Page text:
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VET Legislation Progress
Veterans, including those who may be at increased risk for breast cancer because of their service
near burn pits, could have better access to breast cancer screenings under a pair of bills that cleared
Congress this week. The House on 18 MAY voted 418-0 to approve the Dr. Kate Hendricks
Thomas Supporting Expanded Review for Veterans in Combat Environments, or SERVICE, Act
(S.2102), which would require the Department of Veterans Affairs to conduct mammograms for
all women who served near burn pits or other toxic exposures, regardless of symptoms, age or
family history.
The chamber also voted 419-0 to pass the Making Advances in Mammography and Medical
Options, or MAMMO, for Veterans Act (S.25330, which would require the VA to craft a strategic
plan to improve breast imaging services within a year, create a three-year pilot program of
telemammography for veterans in areas where the VA does not offer in-house mammograms, and
expand veterans' access to clinical trials through partnerships with the National Cancer Institute.
Both bills passed the Senate unanimously in March, meaning they now only await President Joe
Biden's signature before becoming law.
The Dr. Kate Hendricks Thomas SERVICE Act is named after a Marine Corps veteran who
died in April after being diagnosed with stage 4 breast cancer at age 38. Thomas served near a
burn pit in Iraq and was unaware she faced an elevated risk of breast cancer, but was advised to
get a mammogram in 2018 during a routine medical exam. In written testimony last year, Thomas
told senators that she "needed that mammogram sooner." "Early detection and treatment are key
in the fight against breast cancer," Sen. John Boozman, R-Ark., the lead sponsor of the bill, said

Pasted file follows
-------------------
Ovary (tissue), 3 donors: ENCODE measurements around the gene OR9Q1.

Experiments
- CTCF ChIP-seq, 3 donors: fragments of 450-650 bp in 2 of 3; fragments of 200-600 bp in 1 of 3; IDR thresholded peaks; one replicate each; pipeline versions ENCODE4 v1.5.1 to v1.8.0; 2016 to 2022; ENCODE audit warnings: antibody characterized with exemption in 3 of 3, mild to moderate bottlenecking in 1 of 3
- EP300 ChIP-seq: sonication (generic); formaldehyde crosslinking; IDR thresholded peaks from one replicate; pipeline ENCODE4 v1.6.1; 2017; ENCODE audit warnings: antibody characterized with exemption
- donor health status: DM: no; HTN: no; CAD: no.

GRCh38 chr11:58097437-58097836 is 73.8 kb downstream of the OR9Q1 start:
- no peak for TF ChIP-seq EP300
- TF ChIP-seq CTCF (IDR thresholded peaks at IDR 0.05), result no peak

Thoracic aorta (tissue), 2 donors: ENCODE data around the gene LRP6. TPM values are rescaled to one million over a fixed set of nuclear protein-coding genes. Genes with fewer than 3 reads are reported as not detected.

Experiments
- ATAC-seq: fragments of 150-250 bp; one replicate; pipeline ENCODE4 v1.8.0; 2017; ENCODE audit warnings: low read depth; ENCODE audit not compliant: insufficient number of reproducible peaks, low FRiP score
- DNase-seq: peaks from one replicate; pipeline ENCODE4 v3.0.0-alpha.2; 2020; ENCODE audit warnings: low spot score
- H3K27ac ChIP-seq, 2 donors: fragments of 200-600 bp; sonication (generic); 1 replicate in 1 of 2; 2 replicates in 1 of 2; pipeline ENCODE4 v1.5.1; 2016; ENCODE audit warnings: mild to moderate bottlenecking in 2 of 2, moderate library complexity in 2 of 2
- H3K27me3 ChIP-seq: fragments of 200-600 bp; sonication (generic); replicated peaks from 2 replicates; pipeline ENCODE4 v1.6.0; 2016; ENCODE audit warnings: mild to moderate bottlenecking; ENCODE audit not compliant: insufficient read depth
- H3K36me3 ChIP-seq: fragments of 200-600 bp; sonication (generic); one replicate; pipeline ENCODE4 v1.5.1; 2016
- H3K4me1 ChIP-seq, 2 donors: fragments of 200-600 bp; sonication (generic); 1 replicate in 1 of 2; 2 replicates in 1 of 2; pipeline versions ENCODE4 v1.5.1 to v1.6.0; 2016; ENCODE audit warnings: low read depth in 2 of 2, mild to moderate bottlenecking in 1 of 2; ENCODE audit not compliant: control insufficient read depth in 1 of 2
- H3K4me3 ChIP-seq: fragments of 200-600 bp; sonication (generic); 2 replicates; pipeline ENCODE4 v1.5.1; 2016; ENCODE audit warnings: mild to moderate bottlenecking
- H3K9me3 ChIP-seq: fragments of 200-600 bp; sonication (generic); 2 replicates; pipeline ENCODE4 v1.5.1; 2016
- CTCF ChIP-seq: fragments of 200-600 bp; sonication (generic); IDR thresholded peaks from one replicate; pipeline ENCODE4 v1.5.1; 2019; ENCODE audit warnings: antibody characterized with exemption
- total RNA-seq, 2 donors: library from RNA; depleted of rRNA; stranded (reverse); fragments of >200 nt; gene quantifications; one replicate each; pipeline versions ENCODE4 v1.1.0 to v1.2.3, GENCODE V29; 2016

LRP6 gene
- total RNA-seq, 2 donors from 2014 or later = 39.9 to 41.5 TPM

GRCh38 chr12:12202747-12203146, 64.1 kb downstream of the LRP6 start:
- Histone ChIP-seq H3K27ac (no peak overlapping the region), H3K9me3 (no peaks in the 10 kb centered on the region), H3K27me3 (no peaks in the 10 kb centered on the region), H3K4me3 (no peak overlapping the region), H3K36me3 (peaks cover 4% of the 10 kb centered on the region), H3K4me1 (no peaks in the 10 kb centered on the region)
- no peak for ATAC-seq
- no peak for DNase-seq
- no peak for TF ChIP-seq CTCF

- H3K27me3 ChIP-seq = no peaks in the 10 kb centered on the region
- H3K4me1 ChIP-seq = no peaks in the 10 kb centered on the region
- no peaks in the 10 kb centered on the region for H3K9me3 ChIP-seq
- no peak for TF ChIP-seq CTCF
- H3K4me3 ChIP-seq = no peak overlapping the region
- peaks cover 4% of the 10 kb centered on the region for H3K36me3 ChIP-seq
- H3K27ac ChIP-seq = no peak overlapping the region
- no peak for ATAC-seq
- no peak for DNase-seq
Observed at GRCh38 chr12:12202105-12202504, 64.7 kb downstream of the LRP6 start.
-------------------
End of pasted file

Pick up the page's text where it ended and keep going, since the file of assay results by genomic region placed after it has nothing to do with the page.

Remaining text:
in a statement when the bill passed the Senate. "Given the additional risk factors associated with
toxic exposure, which we know has occurred in recent combat settings, the VA must update its
policies so vulnerable veterans can receive mammograms."
Passage of the bill came the same day senators announced a bipartisan deal to greatly expand
health care and benefits for veterans suffering from illnesses related to toxic exposure. While the
full text of the agreement has not yet been released, the House-passed bill upon which the deal is
based did not include breast cancer as one of the ailments for which benefits would automatically
be extended. The two mammogram bills were among a slate of 19 veterans-related bills, including
several others that also focus on issues primarily affecting female veterans, the House passed this
week, its last before it goes on a two-week Memorial Day recess. Bills approved 18 MAY
included four meant to improve support for survivors of military sexual trauma.
 One bill, approved 417-0, seeks to improve coordination between the Veterans Benefits
Administration and Veterans Health Administration when helping veterans file claims
related to sexual trauma.
 Another, passed 405-12, would add annual training on sexual trauma for members of the
Board of Veterans' Appeals, which hears veterans' benefits claims after they've been
denied. The opposition came entirely from Republicans.
 The House also advanced a bill in a 414-2 vote to require the VA to have the National
Academies of Sciences, Engineering and Medicine conduct a comprehensive review of
VA medical examinations for people who submit claims for mental and physical
conditions related to sexual trauma. The "no" votes came from Reps. Sean Casten, DIll.,
and Diana Harshbarger, R-Tenn.
 And the chamber passed a bill in a 420-0 vote to create a peer support program at the
Veterans Benefits Administration for sexual trauma survivors.
The House also voted 420-0 on H.R.5738 to require the VA to provide lactation rooms for
veteran moms in all of its medical centers. An estimated 90 VA facilities across the country
already have nursing rooms, but only VA employees can access them. "The bills passed today
address the unique needs of women veterans, including ensuring safe and discreet lactation spaces
for veteran mothers who seek care at VA facilities and on H.R.6901 providing dignity to survivors
of MST as they go through the claims process," House Veterans Affairs Committee Chairman
Mark (D-CA) said in a statement.
The MST bills and the lactation room bill still need to be voted on by the Senate before they
could be signed into law by Biden. [Source: | Rebecca Kheel | 19 May 2022 ++]

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